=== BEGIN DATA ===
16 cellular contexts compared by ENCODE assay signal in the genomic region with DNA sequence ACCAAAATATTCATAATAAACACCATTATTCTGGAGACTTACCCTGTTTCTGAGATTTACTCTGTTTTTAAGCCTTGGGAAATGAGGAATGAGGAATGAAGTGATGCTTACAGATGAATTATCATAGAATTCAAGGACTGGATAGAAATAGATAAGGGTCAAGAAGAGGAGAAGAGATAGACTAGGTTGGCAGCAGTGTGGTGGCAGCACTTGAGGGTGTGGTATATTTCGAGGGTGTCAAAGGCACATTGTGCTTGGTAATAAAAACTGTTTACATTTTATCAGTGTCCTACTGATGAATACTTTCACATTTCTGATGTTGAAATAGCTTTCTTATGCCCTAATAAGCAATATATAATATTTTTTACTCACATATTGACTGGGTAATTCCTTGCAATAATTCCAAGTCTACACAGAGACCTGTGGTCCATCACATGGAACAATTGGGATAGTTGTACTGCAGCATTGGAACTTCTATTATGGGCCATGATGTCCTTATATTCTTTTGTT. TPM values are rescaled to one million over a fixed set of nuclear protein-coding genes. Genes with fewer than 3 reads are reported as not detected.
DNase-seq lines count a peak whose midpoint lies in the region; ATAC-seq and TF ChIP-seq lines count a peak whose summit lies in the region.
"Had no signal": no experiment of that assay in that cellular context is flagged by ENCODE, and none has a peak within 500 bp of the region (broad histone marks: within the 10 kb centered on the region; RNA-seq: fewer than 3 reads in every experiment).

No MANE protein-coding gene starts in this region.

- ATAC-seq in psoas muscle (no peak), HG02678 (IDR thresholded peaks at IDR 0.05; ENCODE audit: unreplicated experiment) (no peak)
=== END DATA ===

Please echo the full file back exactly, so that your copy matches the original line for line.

16 cellular contexts compared by ENCODE assay signal in the genomic region with DNA sequence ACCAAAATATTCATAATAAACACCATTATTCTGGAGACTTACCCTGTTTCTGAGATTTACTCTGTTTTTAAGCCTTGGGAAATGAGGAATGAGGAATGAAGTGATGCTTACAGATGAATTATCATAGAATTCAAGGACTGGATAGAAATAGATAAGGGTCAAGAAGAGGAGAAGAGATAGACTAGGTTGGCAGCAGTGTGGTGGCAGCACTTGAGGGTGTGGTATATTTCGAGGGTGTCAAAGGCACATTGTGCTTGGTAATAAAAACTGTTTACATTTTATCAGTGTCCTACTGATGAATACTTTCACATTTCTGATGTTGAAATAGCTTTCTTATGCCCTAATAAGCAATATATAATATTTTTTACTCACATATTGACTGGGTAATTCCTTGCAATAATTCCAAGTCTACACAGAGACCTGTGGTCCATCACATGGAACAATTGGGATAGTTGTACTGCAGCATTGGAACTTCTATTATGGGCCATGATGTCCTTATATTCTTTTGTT. TPM values are rescaled to one million over a fixed set of nuclear protein-coding genes. Genes with fewer than 3 reads are reported as not detected.
DNase-seq lines count a peak whose midpoint lies in the region; ATAC-seq and TF ChIP-seq lines count a peak whose summit lies in the region.
"Had no signal": no experiment of that assay in that cellular context is flagged by ENCODE, and none has a peak within 500 bp of the region (broad histone marks: within the 10 kb centered on the region; RNA-seq: fewer than 3 reads in every experiment).

No MANE protein-coding gene starts in this region.

- ATAC-seq in psoas muscle (no peak), HG02678 (IDR thresholded peaks at IDR 0.05; ENCODE audit: unreplicated experiment) (no peak)